Attach Value Through Affixed Products
Carriers featuring magnets, cards, repositionable notes, coupons, scratch-offs, decals and product samples provide interactive solutions.
There is a lot more to affixed products than just cards and labels. Fenton, Missouri-based FormStore's line of direct impact products consists of printed direct mail and direct marketing pieces featuring a variety of affixed items, including postcards, magnets, magazine inserts, jacketed CDs, diskettes, game pieces, decals and stickers, coupons, wallpaper swatches, reply cards, photographs, booklets, pamphlets and a variety of response devices.
In fact, Rich Burgdorf, distributor accounts manager, pointed out that almost any promotional item can be affixed to printed materials. "It's one of the most effective ways to get recipients to stop what they are doing and respond to what has been presented," he said. "Affixed products add an interesting dimension to otherwise flat pieces, and they're a great way to encourage recipient involvement."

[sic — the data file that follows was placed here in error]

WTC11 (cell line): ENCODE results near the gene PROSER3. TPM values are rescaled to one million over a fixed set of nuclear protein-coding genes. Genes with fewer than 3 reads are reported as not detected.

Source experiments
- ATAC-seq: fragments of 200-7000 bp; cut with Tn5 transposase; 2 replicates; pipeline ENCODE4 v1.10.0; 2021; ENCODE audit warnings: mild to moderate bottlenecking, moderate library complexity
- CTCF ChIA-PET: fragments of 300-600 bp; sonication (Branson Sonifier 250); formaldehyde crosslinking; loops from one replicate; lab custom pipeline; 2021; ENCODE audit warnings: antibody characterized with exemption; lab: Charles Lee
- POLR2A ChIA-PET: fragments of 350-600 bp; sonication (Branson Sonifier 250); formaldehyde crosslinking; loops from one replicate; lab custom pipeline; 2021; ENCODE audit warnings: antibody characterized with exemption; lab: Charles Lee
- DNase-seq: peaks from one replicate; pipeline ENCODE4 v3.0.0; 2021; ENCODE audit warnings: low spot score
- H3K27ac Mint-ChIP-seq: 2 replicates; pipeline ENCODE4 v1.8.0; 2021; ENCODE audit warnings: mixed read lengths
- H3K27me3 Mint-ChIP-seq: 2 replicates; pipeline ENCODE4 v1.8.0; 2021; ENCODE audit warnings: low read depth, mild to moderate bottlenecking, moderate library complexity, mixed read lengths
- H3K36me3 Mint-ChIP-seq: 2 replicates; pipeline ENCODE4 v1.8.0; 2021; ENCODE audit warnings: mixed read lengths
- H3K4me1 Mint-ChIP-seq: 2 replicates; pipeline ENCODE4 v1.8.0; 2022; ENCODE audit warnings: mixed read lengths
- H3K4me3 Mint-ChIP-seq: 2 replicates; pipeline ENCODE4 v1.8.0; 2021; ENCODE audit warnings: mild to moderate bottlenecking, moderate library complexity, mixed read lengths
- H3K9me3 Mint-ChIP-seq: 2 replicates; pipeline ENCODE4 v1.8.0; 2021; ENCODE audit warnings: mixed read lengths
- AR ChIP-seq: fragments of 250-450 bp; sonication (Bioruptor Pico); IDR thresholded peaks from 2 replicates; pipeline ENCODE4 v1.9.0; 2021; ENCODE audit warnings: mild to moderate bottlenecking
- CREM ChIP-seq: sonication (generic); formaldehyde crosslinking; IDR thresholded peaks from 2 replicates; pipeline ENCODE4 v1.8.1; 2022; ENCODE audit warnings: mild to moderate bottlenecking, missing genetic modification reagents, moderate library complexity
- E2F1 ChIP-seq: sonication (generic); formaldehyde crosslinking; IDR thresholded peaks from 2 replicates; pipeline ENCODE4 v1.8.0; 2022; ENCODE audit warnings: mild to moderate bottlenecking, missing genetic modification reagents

Obviously, a manufacturer's particular production capabilities determine which items it can and cannot affix, and Burgdorf explained that some items simply don't lend themselves to automatic applications. "I've seen direct mail houses with crews of people who affix items by hand. It is very labor-intensive and expensive, but it gets results," he said.
Burgdorf went on to say that with affixed applications, not only can the host pieces be customized to serve individual target markets, but cross-selling is also enabled when the host piece promotes one item and the affixed item introduces a complementary product—a profit-boosting, cost-controlling measure that customers will appreciate, encouraging loyalty to the distributor.
Ed Brandt, president of Carrollton, Texas-based Brandt Affixing, also touted the benefits of using affixed products in direct mail environments for adding thickness, which heightens recipients' curiosity. "They can feel that something is in there, or they see something with their name on it through a window," he said.